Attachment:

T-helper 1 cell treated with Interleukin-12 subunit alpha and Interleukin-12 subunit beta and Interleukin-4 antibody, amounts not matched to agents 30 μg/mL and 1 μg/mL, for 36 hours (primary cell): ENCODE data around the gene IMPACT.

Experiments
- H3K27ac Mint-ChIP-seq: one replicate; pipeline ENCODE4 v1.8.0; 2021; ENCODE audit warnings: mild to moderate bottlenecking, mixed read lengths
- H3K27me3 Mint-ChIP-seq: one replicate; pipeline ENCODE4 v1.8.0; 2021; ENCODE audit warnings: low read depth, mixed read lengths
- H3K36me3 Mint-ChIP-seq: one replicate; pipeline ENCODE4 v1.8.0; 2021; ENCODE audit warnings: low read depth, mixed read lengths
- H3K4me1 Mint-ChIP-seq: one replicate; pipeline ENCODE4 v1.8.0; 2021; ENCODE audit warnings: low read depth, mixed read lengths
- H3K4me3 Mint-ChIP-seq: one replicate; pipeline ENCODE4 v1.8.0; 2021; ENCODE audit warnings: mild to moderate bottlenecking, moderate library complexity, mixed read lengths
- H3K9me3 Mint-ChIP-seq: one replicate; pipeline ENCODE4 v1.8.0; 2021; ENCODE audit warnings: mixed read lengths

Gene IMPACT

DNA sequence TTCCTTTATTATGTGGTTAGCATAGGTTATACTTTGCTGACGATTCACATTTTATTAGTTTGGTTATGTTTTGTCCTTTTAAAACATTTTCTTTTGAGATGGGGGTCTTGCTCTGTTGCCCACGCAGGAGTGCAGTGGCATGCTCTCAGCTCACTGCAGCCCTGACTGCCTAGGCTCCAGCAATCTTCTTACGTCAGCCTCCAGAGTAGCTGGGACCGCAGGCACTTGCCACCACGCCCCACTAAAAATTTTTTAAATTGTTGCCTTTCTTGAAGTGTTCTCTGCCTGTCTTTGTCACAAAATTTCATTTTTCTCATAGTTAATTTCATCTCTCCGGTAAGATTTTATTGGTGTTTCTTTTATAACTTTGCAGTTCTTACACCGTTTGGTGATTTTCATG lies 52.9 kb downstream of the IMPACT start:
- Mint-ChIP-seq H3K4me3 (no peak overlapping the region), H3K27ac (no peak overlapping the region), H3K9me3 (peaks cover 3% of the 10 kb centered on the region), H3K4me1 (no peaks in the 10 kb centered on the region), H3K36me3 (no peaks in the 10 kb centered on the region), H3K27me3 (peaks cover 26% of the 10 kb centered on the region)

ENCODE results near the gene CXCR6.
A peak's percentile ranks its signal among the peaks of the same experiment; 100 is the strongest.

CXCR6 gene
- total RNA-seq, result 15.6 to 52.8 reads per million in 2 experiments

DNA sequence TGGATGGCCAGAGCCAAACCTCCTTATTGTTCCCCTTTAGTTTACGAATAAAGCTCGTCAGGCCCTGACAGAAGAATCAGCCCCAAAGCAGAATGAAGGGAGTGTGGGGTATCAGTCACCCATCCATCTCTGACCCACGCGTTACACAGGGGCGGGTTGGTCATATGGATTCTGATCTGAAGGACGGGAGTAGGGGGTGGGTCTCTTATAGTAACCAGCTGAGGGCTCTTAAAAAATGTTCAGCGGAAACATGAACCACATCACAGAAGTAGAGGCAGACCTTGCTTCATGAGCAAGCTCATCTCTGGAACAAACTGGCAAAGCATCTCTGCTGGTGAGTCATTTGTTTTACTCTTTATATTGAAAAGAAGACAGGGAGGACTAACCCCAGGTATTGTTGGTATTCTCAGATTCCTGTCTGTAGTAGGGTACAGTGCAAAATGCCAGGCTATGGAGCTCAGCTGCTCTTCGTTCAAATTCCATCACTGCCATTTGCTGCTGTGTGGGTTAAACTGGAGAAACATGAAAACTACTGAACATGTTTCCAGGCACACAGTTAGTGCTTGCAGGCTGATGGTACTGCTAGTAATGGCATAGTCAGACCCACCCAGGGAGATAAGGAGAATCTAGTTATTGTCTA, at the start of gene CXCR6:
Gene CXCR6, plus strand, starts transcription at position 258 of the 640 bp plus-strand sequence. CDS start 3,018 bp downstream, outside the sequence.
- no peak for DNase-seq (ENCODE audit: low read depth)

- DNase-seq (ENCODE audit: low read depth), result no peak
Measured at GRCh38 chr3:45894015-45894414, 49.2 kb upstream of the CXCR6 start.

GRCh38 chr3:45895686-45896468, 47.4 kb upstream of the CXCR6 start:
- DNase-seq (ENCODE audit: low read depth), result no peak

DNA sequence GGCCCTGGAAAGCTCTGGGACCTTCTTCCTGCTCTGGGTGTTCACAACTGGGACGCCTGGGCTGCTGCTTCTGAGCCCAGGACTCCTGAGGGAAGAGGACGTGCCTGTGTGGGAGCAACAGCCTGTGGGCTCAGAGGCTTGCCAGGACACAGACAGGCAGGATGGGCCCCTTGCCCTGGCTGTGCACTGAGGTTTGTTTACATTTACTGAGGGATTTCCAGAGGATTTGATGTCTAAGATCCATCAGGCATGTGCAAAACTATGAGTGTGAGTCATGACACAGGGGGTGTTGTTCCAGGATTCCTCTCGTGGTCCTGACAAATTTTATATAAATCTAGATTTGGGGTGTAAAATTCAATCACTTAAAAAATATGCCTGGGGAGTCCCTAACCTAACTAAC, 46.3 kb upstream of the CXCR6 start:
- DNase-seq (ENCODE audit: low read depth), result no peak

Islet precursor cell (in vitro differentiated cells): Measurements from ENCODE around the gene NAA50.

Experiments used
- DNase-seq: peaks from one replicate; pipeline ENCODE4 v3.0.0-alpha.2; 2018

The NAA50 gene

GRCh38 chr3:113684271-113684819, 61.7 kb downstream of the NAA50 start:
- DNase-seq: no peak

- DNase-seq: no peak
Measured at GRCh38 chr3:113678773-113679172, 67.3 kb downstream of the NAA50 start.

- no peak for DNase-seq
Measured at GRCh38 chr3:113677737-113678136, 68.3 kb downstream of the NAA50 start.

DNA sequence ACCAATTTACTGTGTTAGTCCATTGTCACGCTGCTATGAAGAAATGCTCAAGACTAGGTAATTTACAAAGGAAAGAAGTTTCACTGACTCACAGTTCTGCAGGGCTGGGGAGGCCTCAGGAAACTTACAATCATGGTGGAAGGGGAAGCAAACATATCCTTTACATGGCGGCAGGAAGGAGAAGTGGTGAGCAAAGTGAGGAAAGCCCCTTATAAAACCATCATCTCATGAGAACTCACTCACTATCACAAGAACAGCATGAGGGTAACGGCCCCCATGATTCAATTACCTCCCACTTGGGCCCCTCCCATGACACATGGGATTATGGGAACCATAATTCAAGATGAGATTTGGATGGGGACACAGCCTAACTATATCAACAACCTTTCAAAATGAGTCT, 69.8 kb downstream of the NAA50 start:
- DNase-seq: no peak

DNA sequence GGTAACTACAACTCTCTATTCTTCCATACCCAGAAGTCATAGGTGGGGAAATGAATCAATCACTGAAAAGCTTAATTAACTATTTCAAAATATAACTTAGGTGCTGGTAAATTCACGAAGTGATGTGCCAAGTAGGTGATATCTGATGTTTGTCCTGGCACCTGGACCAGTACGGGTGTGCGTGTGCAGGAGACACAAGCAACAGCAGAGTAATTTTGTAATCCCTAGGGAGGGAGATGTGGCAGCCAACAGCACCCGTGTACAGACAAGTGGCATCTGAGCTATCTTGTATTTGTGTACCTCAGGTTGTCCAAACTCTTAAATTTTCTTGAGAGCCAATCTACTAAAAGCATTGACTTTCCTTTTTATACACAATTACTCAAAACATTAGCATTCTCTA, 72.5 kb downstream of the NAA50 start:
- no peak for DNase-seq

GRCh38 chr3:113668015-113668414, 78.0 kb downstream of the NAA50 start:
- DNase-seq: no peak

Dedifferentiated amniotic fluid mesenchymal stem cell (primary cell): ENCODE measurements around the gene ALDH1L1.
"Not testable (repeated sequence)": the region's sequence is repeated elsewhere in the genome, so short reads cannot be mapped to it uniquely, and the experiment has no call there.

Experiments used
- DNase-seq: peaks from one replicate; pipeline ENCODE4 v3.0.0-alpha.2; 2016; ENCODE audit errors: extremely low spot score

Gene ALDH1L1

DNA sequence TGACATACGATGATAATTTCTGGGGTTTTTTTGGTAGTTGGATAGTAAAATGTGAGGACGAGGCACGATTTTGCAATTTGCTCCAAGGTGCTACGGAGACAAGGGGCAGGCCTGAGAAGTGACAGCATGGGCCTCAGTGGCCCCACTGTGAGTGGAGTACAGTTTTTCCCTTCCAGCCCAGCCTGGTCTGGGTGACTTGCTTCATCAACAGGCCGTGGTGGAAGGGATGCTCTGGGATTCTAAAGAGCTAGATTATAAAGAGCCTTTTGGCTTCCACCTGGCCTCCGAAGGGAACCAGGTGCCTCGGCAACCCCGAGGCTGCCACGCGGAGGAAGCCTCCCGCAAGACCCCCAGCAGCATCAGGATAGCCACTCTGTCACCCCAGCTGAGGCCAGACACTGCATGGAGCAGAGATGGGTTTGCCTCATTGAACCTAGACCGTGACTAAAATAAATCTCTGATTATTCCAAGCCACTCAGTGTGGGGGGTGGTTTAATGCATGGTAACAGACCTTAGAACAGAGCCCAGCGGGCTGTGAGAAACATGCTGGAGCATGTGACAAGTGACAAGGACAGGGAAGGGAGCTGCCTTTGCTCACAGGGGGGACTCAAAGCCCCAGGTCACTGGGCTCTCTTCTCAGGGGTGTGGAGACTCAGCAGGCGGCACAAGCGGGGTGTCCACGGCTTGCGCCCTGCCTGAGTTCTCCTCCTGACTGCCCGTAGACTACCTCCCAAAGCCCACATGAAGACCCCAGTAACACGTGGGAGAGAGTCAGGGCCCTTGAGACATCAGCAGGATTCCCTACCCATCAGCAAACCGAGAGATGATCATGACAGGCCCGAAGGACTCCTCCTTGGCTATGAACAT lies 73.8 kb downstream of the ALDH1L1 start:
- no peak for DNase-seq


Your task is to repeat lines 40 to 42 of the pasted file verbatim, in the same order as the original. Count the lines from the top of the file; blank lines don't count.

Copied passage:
- DNase-seq: no peak

Dedifferentiated amniotic fluid mesenchymal stem cell (primary cell): ENCODE measurements around the gene ALDH1L1.
"Not testable (repeated sequence)": the region's sequence is repeated elsewhere in the genome, so short reads cannot be mapped to it uniquely, and the experiment has no call there.